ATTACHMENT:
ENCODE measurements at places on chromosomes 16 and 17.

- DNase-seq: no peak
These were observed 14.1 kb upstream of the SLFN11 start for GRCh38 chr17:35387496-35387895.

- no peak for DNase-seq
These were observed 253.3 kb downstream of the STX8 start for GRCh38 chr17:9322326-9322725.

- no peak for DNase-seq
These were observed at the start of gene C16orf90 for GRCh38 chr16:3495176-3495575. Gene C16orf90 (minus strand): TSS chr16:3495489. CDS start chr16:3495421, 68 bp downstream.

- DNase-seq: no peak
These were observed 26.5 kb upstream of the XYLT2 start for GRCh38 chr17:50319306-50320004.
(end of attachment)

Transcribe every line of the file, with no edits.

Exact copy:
ENCODE measurements at places on chromosomes 16 and 17.

- DNase-seq: no peak
These were observed 14.1 kb upstream of the SLFN11 start for GRCh38 chr17:35387496-35387895.

- no peak for DNase-seq
These were observed 253.3 kb downstream of the STX8 start for GRCh38 chr17:9322326-9322725.

- no peak for DNase-seq
These were observed at the start of gene C16orf90 for GRCh38 chr16:3495176-3495575. Gene C16orf90 (minus strand): TSS chr16:3495489. CDS start chr16:3495421, 68 bp downstream.

- DNase-seq: no peak
These were observed 26.5 kb upstream of the XYLT2 start for GRCh38 chr17:50319306-50320004.